On most days of the year, there is nothing quite like taking a nice, hot shower. Often, we’re in for an unpleasant surprise when our hot water, turns into a frigid, cold shower. If your water simply fails to heat up in the first place, there’s a good chance that it’s because your hot water heater has been working hard and it simply needs time to recover.
On the other hand, if you’re in the midst of a hot shower and your water turns chilly, there may be a problem with your water heater unit. Here are some home tips for troubleshooting your cold shower problem.
Check Your Water Heater
First things first: Go throughout the house and check to see if the cold shower is a whole-house problem, or if it’s limited to that one shower. If none of your plumbing is allowing hot water to pass, then you have a problem with your hot water heater.
You will want to check the temperature control unit to see if it is set correctly. The next thing to do is check to see if it’s a blown fuse. If you have a gas unit, the pilot light may be out. If this is the case, you’ll need to relight it according to the manufacturer’s directions.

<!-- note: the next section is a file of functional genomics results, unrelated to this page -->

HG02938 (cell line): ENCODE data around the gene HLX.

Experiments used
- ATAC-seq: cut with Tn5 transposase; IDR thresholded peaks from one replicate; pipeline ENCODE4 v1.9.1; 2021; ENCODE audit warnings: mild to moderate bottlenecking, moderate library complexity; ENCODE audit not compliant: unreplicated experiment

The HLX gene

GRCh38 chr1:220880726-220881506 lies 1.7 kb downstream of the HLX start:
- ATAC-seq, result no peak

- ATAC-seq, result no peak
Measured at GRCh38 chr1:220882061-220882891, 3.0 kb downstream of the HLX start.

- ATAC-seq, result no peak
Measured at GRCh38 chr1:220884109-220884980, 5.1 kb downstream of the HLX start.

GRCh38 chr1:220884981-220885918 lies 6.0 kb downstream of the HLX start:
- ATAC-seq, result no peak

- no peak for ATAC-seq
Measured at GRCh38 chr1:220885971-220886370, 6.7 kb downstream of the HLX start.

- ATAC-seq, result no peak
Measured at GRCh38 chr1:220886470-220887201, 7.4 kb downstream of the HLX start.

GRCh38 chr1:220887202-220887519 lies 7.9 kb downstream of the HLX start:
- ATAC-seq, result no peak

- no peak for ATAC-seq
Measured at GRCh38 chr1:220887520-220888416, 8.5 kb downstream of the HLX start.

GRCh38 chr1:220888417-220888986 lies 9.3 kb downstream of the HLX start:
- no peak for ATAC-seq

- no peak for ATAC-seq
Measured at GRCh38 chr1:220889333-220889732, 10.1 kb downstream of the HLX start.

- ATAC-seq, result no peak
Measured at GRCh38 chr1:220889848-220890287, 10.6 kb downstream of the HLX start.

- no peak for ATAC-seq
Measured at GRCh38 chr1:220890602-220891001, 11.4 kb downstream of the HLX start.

If relighting the pilot light does not correct the problem, then you may have one of the following problems with your unit:
- Faulty temperature control
- Sediment buildup
- Flue obstructions
- Defective part, possibly the thermocouple
If you are experiencing any one of these complex problems, be sure to contact a Kansas City plumber from A-1 Sewer & Septic Service, Inc.
Bathroom Shower Valve Problems
If you don’t have any problems with your other fixtures, and you continue to have problems with a particular shower, there may be an issue with the bathroom shower valve. For example, when the shower valve parts get worn with old age, they can swell up and restrict the water flow. As the water temperature flowing through the valve increases, the swelling increases.
In such cases, it’s not uncommon for the rubber parts to break inside the valves, causing an obstruction in a hot water valve. When this happens, the part must be removed and the valve has to be flushed out.
While diagnosing a hot shower problem can be simple, actually fixing it is a whole other story. Unlike repairing a kitchen sink, a shower valve requires a high level of skill; therefore, you should call one of our professional plumbers to properly flush the valve and carefully remove any debris within the lines.